What it all comes down to is that authors can’t simply apply a bunch of rules. They have to think – think about what they’re doing, what effect it has, and what effect they want it to have. Is this a chase scene? Then lots of action verbs are probably appropriate. Is it an internal monolog by the viewpoint character? Then there’ll probably be a few more state-of-being verbs. Is it the dialog of the radio announcer, commenting on a race? Then “Now they are running along main street…” probably is the right tense to use, and the author will have to find some other way of eliminating the awkwardness of too much present-progressive in a row.

  1. It bothers me so much when people misuse those terms. A “tense” problem is not the same thing as an “adverb” problem. A lot of new writers don’t understand the difference though.

  2. “They are now running along main street; the office workers are gaping as the race is going by…”

    Heh. Changing this in the story may have worked, but they better not change

    “Now the whole damn bus is cheering,
    And I can’t believe I see,
    A hundred yellow ribbons ’round the ole oak tree.”

  3. Good grief! Who cooked up that strong/weak verb business? I was in grade school at pretty much the same time you were and don’t remember ever hearing anything except regular/irregular. Mind you, I was learning English, rather than American, but even so…

  4. I remember strong and weak verbs; they are also called that in German.

    The passive voice is being highly favoured by me.

  5. @Louis Strong/weak verbs comes from scholars working on other languages in the Germanic language family, where the verb forms aren’t regular/irregular, there are actually just different categories with different regular tense forms. English used to have this, but it forgot them, and now the ‘strong’ verbs are only common verbs where people remember the odd tense forms. (And then things like ‘dove’ which people made up later).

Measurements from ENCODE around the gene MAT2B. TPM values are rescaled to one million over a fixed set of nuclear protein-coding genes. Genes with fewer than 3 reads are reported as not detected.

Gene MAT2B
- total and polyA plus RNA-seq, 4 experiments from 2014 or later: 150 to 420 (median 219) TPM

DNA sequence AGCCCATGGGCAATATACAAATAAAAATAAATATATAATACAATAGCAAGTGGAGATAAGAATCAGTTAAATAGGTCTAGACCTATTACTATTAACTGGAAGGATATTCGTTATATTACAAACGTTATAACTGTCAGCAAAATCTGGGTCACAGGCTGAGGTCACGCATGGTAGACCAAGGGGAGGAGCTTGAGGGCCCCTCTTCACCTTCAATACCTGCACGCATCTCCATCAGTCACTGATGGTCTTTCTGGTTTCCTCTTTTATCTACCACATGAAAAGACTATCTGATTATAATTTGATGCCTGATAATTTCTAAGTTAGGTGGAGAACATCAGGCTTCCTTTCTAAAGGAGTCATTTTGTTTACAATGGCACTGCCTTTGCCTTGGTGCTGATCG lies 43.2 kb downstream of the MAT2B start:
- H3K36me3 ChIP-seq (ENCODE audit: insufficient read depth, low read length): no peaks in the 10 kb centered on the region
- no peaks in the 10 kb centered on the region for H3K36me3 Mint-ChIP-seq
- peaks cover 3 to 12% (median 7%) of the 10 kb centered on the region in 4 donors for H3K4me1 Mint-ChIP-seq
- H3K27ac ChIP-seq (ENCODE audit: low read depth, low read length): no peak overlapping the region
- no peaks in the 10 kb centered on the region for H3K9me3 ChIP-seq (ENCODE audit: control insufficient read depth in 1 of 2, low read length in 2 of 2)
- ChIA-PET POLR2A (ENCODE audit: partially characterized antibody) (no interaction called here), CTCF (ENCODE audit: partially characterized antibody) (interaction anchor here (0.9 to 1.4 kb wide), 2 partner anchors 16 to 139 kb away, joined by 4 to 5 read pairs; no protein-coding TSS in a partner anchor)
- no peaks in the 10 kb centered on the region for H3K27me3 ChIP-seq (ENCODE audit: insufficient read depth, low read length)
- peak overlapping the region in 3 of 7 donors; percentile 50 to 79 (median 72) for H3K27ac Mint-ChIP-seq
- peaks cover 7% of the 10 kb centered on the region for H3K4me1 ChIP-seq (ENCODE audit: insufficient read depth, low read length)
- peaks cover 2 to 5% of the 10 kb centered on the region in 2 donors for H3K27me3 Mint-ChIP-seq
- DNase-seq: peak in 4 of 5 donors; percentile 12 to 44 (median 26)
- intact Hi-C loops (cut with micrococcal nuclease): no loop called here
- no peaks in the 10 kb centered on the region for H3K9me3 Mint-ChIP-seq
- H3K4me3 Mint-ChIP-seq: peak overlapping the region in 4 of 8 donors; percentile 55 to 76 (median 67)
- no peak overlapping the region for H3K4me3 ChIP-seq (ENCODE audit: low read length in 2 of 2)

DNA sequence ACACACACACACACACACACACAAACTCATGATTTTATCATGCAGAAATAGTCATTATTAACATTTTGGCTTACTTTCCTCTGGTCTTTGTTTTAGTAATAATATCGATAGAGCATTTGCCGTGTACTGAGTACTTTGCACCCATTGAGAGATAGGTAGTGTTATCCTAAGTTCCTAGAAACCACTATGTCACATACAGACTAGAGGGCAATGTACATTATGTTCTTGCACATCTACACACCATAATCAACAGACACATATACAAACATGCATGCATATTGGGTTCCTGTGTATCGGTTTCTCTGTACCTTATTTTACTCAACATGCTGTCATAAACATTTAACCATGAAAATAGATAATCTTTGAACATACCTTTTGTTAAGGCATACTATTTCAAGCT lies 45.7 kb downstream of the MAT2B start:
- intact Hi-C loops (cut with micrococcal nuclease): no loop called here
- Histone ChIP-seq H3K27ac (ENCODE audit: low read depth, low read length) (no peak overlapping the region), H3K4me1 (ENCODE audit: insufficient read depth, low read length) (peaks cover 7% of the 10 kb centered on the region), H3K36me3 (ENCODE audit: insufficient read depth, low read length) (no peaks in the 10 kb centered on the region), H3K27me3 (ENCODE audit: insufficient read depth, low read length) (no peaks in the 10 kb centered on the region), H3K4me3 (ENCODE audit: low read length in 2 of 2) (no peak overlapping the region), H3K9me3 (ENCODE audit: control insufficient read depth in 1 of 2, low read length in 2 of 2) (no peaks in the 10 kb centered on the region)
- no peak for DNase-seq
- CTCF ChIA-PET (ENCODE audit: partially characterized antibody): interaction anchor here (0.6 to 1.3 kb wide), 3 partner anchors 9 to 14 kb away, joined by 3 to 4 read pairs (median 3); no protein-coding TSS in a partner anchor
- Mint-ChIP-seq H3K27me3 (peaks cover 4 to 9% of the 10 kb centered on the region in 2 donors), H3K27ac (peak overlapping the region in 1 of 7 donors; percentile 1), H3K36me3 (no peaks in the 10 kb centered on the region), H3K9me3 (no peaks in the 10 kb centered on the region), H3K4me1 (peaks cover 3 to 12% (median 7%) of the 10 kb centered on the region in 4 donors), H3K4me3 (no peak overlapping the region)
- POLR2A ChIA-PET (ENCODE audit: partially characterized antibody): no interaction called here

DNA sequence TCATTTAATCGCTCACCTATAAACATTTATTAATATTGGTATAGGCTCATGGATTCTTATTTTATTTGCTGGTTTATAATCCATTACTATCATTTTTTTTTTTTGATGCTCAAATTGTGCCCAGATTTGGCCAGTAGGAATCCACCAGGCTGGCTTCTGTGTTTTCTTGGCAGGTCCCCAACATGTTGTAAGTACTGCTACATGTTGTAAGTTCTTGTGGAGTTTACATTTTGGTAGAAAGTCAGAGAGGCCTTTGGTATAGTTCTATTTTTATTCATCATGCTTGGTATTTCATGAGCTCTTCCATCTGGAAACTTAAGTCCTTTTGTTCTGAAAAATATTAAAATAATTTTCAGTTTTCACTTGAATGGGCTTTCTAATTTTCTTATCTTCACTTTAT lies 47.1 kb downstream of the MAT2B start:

One interesting thing I’ve learned about Japanese is that their verbs are either process action verbs – like eat, but not like hit, or they’re change of state verbs – like marry, or promise. In english we usually use the ‘get + participle’ construction to do the change of state – get married, get pregnant, get lost, but in Japanese that’s the base form of the verb. Even go and come are like that – almost more like depart and arrive. So, in order to say that someone is in a state of something – like a state of having arrived or being married, you use the progressive construction.
    Since every language has people telling other speakers that they’re doing it wrong, I don’t doubt that someone has said ‘use better verbs!’ But it just reminds me of how difficult it is to give advice on grammar when you don’t actually know what the structures mean and what it is that the author is trying to do.

  6. I still remember the crits where the critique complained about the use of passive voice. One did in the story where I had used it once. (Perhaps I had overused the progressive voice, but that’s another kettle of fish.) Another actually backtracked and said of the passage, accused of being in the passive voice, “At least, not much is happening.”

    I warn people making critiques that yes, you can be right or wrong, if you venture into criticizing grammar, and that passive voice and run-on sentences are the two big ones.

  7. Two of the terms I saw occasionally used in alt.usage.english that make fun of the my-preferences-are-the-rules sorts are:

    hyphenator: someone who uses hyphens in words

    hyphen-hater: someone who does not like using hyphens in words

    Maybe we could add a triplet with the first two having their usual meanings and the third a new term:

    active voice
    passive voice
    passive-aggressive voice: what those whiny critics use all too often / what is used by those whiny critics all too often

  8. Heh. I once had a reader try to correct me for having a sentence in “passive tense”. The lengths some people will go to to invent rules to accuse other people of breaking is truly amazing.

  9. Instead of strong verbs, these people usually are advocating more particular verbs. Instead of walked, a writer might use strode, staggered, skedaddled, minced, etc. The more unusual verbs must not be used too often, or the effect becomes comic.